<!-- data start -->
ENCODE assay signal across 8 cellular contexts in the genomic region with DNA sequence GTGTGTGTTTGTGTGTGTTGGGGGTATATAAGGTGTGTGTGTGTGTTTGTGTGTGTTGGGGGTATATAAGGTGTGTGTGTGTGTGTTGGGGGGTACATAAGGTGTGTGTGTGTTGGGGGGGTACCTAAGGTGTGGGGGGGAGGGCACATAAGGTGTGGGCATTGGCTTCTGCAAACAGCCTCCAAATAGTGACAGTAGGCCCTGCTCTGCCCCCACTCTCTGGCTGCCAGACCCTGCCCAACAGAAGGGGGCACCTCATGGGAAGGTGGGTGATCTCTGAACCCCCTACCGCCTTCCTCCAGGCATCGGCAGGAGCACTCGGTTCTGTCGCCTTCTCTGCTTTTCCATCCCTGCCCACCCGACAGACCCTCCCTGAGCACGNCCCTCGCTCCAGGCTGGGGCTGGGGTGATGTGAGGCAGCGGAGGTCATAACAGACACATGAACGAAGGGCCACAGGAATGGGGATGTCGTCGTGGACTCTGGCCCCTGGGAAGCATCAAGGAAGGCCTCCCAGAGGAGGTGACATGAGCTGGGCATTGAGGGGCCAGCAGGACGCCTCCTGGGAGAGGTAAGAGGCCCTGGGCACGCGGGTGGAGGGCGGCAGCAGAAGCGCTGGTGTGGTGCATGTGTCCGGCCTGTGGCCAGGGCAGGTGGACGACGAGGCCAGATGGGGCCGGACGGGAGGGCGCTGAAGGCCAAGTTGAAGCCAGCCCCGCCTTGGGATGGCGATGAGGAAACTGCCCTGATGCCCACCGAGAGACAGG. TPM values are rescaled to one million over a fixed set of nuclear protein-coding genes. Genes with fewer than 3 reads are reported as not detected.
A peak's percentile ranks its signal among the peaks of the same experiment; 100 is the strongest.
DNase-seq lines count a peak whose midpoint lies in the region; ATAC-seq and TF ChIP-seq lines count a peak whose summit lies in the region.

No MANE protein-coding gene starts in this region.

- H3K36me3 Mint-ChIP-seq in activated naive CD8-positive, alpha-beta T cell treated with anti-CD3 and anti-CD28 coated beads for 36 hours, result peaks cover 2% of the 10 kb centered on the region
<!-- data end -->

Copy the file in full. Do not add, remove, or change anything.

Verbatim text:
ENCODE assay signal across 8 cellular contexts in the genomic region with DNA sequence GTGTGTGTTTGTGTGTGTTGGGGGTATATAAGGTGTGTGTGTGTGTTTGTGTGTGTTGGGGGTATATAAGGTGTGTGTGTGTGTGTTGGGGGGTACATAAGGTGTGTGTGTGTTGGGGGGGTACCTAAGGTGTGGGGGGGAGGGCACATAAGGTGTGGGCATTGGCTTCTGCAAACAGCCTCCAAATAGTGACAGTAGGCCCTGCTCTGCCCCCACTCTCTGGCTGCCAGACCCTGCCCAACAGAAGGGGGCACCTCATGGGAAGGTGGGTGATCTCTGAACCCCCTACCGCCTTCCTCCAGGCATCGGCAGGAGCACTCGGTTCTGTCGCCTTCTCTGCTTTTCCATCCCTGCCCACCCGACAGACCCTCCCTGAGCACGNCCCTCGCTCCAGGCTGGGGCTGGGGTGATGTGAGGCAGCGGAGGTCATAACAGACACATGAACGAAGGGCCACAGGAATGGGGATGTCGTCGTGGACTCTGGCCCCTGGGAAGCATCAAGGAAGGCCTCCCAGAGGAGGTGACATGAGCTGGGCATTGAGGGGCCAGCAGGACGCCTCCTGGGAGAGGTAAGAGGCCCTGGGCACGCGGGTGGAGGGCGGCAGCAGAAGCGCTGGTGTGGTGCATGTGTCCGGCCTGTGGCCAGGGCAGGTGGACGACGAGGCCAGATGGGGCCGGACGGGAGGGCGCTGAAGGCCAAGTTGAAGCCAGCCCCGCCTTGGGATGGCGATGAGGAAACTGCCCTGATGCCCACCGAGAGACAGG. TPM values are rescaled to one million over a fixed set of nuclear protein-coding genes. Genes with fewer than 3 reads are reported as not detected.
A peak's percentile ranks its signal among the peaks of the same experiment; 100 is the strongest.
DNase-seq lines count a peak whose midpoint lies in the region; ATAC-seq and TF ChIP-seq lines count a peak whose summit lies in the region.

No MANE protein-coding gene starts in this region.

- H3K36me3 Mint-ChIP-seq in activated naive CD8-positive, alpha-beta T cell treated with anti-CD3 and anti-CD28 coated beads for 36 hours, result peaks cover 2% of the 10 kb centered on the region